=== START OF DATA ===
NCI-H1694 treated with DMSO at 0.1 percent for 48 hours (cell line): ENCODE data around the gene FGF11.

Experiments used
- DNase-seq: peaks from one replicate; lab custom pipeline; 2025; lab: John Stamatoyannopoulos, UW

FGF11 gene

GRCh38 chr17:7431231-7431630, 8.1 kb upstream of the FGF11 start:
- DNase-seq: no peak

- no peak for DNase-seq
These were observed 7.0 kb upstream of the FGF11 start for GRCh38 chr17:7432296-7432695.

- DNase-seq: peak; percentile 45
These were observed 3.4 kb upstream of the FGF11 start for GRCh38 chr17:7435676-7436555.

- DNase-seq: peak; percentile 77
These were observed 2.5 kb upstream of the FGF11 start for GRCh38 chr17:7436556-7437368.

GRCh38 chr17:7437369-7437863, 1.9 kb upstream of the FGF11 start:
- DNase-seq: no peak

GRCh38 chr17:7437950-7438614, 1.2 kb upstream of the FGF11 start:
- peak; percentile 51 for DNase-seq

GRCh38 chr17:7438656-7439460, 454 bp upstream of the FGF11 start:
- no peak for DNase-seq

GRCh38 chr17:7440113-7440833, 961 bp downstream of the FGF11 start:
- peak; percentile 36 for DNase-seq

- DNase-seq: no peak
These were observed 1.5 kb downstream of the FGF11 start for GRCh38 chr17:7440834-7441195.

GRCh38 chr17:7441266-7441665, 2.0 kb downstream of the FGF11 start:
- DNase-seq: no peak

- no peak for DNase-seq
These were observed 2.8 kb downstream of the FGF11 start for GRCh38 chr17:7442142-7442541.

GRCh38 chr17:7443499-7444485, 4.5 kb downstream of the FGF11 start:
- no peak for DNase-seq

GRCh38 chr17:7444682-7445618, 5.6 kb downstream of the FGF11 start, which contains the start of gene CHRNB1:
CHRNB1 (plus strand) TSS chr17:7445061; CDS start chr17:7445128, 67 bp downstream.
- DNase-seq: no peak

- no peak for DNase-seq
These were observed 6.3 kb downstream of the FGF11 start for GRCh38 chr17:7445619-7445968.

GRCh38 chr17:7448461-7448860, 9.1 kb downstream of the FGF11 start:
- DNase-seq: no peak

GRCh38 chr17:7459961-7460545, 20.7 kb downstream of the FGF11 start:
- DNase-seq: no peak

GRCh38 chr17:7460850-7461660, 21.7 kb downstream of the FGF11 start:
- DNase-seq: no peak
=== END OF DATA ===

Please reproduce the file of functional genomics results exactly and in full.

NCI-H1694 treated with DMSO at 0.1 percent for 48 hours (cell line): ENCODE data around the gene FGF11.

Experiments used
- DNase-seq: peaks from one replicate; lab custom pipeline; 2025; lab: John Stamatoyannopoulos, UW

FGF11 gene

GRCh38 chr17:7431231-7431630, 8.1 kb upstream of the FGF11 start:
- DNase-seq: no peak

- no peak for DNase-seq
These were observed 7.0 kb upstream of the FGF11 start for GRCh38 chr17:7432296-7432695.

- DNase-seq: peak; percentile 45
These were observed 3.4 kb upstream of the FGF11 start for GRCh38 chr17:7435676-7436555.

- DNase-seq: peak; percentile 77
These were observed 2.5 kb upstream of the FGF11 start for GRCh38 chr17:7436556-7437368.

GRCh38 chr17:7437369-7437863, 1.9 kb upstream of the FGF11 start:
- DNase-seq: no peak

GRCh38 chr17:7437950-7438614, 1.2 kb upstream of the FGF11 start:
- peak; percentile 51 for DNase-seq

GRCh38 chr17:7438656-7439460, 454 bp upstream of the FGF11 start:
- no peak for DNase-seq

GRCh38 chr17:7440113-7440833, 961 bp downstream of the FGF11 start:
- peak; percentile 36 for DNase-seq

- DNase-seq: no peak
These were observed 1.5 kb downstream of the FGF11 start for GRCh38 chr17:7440834-7441195.

GRCh38 chr17:7441266-7441665, 2.0 kb downstream of the FGF11 start:
- DNase-seq: no peak

- no peak for DNase-seq
These were observed 2.8 kb downstream of the FGF11 start for GRCh38 chr17:7442142-7442541.

GRCh38 chr17:7443499-7444485, 4.5 kb downstream of the FGF11 start:
- no peak for DNase-seq

GRCh38 chr17:7444682-7445618, 5.6 kb downstream of the FGF11 start, which contains the start of gene CHRNB1:
CHRNB1 (plus strand) TSS chr17:7445061; CDS start chr17:7445128, 67 bp downstream.
- DNase-seq: no peak

- no peak for DNase-seq
These were observed 6.3 kb downstream of the FGF11 start for GRCh38 chr17:7445619-7445968.

GRCh38 chr17:7448461-7448860, 9.1 kb downstream of the FGF11 start:
- DNase-seq: no peak

GRCh38 chr17:7459961-7460545, 20.7 kb downstream of the FGF11 start:
- DNase-seq: no peak

GRCh38 chr17:7460850-7461660, 21.7 kb downstream of the FGF11 start:
- DNase-seq: no peak